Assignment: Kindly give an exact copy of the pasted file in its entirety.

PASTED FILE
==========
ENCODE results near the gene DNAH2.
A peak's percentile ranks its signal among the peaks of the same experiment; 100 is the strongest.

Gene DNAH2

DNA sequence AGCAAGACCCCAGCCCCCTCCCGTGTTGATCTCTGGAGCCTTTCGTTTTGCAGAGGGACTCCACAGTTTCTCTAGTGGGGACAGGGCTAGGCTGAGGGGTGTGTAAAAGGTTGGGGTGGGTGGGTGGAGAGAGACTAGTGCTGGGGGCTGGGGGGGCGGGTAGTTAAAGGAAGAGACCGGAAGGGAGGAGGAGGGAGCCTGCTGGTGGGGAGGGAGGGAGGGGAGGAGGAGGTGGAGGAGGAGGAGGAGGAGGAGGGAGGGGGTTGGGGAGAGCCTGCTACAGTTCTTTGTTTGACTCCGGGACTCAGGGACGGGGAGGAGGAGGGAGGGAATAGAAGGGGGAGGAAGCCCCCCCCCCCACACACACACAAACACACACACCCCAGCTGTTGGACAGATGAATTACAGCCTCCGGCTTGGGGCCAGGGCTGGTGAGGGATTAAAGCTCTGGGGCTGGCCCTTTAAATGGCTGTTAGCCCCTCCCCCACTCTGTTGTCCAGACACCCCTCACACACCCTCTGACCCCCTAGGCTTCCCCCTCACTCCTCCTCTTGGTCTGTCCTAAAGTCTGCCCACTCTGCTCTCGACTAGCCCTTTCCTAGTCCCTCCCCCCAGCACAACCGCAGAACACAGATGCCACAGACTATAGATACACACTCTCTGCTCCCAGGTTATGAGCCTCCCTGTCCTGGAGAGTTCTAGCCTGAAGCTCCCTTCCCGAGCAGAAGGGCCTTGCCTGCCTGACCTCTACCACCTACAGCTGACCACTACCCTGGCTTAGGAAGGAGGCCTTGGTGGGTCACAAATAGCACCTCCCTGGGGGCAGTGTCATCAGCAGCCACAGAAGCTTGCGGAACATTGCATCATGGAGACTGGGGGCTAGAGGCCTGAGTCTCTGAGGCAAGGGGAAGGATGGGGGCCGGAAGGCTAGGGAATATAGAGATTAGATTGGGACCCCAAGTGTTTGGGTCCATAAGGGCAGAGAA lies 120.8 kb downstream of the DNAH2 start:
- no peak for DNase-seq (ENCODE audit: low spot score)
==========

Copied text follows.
ENCODE results near the gene DNAH2.
A peak's percentile ranks its signal among the peaks of the same experiment; 100 is the strongest.

Gene DNAH2

DNA sequence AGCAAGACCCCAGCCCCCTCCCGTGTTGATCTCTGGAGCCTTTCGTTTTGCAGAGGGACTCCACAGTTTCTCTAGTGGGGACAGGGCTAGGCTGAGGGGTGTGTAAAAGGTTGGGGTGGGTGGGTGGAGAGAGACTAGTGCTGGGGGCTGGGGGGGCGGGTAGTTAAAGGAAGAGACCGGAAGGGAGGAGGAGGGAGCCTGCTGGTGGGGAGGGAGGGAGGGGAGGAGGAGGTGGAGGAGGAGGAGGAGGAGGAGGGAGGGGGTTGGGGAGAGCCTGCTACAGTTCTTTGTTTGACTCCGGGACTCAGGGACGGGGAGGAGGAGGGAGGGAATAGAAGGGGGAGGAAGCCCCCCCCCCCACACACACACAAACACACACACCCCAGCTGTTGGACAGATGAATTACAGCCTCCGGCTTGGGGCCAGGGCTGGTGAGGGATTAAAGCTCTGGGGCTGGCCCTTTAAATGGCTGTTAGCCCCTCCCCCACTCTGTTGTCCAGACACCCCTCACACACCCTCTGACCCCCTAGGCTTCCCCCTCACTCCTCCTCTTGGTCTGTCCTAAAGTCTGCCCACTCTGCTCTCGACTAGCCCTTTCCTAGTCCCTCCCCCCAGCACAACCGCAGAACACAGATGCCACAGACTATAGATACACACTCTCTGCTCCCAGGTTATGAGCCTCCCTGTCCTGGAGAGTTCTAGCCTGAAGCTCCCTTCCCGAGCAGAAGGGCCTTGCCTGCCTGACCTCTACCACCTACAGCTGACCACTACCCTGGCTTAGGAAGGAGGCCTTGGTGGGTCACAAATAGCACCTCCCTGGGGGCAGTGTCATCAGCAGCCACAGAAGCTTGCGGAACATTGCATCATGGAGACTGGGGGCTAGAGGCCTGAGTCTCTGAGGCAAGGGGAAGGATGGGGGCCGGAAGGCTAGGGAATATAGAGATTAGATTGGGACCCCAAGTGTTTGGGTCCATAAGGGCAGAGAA lies 120.8 kb downstream of the DNAH2 start:
- no peak for DNase-seq (ENCODE audit: low spot score)